I do surely support showing specific "personal examples", but the discussion about such photos should not concentrate on the person (unless somebody is interested in the person as such, but it could happen by e-mails) but be a discussion on the photo and its qualifies (good/bad) seen from the viewer. The quality of Guernica is not hidden in the fact that the painter was Spanish, lived difficultly with Dora Maar in a hotel particular in rue des Grands-Augustins in Paris end of the 30s, but in the effects on the viewer and the reference to a specific act of cruelty (the context). So, on our level, our photos have context, that might in some cases help the viewer forward (a title) but most happens in the process of viewing. This is where the good/bad crude criteria come to the fore. This is also where we can learn something from each other.

    Concerning the link that Pnina kindly gave us, I must agree with Julie that anonymity does not seem to help. I think we all just have to make the big effort of accepting critics of our photos (why are we here if not for that! !) being it positive or negative, as long as a certain level civics is respected.
     
  69. Julie and Anders
    I understand both your reservations, It was great at that time( at least for me), I learned a lot from that period (again, personal feeling) nowadays I know a lot more ,still learn all the time, and don't need the anonymity...(BTW it has changed later on and was continued with names ,not at PN though.;-)).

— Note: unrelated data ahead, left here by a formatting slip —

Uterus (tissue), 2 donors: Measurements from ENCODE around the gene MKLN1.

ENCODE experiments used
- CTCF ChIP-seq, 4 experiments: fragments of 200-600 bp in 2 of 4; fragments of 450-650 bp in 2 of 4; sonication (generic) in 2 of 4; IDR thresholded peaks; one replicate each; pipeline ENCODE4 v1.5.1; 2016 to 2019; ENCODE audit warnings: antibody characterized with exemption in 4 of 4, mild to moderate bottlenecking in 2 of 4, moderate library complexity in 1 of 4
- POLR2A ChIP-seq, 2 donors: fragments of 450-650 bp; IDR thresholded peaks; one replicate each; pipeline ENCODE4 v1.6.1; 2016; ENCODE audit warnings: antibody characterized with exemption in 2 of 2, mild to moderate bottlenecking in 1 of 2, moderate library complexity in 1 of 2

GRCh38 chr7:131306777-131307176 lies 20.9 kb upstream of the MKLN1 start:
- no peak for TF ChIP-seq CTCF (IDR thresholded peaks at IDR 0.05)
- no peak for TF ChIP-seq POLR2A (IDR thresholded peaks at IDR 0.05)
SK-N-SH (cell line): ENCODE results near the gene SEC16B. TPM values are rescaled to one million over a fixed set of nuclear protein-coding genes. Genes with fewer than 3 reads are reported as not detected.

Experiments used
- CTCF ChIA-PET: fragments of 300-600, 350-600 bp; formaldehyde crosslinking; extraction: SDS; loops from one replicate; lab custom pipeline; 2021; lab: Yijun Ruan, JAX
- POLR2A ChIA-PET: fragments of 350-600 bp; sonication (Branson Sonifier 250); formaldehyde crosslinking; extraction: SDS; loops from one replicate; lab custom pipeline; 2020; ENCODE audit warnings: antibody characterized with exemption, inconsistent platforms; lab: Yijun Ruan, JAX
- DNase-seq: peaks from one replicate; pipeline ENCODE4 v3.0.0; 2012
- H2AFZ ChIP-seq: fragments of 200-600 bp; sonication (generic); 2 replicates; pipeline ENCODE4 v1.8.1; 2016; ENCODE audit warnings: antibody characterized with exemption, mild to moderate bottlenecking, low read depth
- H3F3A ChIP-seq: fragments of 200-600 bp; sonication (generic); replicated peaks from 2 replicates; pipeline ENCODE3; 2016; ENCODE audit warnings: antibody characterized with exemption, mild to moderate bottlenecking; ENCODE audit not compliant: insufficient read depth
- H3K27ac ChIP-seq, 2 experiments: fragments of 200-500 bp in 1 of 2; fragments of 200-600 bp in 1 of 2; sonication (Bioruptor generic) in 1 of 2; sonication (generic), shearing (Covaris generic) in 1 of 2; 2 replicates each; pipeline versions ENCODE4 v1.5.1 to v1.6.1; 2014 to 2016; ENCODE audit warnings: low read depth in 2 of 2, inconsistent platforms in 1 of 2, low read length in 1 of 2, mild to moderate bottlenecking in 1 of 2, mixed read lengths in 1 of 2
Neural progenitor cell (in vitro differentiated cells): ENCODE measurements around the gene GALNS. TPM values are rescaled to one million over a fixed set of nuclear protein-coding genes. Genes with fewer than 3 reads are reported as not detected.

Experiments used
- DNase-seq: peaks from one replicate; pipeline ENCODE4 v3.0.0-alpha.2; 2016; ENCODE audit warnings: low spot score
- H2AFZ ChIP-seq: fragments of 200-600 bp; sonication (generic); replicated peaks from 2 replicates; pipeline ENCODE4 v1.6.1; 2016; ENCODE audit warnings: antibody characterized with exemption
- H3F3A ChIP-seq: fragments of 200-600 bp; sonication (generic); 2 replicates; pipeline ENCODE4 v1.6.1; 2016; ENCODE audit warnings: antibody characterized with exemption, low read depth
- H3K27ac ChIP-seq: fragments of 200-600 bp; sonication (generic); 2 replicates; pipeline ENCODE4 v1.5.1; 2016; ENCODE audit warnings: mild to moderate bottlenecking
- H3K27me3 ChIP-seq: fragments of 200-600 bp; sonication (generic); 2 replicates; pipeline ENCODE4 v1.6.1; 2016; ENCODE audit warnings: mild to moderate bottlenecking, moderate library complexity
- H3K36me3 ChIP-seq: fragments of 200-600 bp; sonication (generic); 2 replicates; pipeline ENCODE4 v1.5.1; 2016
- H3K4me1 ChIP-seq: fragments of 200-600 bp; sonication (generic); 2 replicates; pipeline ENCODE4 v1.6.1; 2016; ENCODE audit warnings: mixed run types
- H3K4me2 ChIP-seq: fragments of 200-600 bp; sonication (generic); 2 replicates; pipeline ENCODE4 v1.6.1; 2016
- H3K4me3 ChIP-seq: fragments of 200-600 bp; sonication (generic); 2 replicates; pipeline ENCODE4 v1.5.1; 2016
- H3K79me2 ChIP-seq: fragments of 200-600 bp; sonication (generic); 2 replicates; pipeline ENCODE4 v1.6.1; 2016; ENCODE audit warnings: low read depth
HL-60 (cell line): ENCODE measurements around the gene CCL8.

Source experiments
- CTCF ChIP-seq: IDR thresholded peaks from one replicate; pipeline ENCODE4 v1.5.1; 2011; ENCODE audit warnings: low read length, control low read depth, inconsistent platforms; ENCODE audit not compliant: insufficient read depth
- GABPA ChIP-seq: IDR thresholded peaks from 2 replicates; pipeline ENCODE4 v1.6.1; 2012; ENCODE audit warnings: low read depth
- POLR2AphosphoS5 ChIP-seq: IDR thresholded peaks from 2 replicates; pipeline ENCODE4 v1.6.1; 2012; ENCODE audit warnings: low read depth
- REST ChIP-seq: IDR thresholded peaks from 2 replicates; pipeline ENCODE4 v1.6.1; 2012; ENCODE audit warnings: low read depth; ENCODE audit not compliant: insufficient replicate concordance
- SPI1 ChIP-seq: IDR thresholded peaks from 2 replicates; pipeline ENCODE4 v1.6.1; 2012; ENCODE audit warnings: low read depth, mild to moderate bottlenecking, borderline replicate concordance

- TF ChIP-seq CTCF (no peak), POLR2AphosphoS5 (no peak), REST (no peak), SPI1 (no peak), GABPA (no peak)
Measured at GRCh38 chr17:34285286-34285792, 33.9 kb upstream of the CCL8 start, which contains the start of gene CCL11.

70. Julie,
    On the other hand, if we stick to conceptual aspects with no specific personal examples, as Luca requests, we can all be above average -- Lake Woebegone photographers. I like it ...​
    Let me try to be clearer. It's not that I don't want to move over to the empirical application of judgement criteria.
    I consider my photography a craft, a concrete activity, so I can't imagine it without action. Also judgement, in itself, I consider a way of supporting photography. Knowing how to judge helps thinking when photographing, and, in the end, to take better photographs.
    Researching judgement approaches helps photographing.
    My idea of sticking in first instance to a conceptual approach relates to the development of photography-related capabilities.
    These can be then applied to concrete cases.
    Anders, by the way, I don't want to be considered the master of this thread. Ideas have to flow freely. :))
    What I'm reading here interests me a lot. And for sure it's not my merit.
     
  71. Julie, turns out I have Internet access here after all, and am up early in the a.m. while everyone else is still asleep, so . . .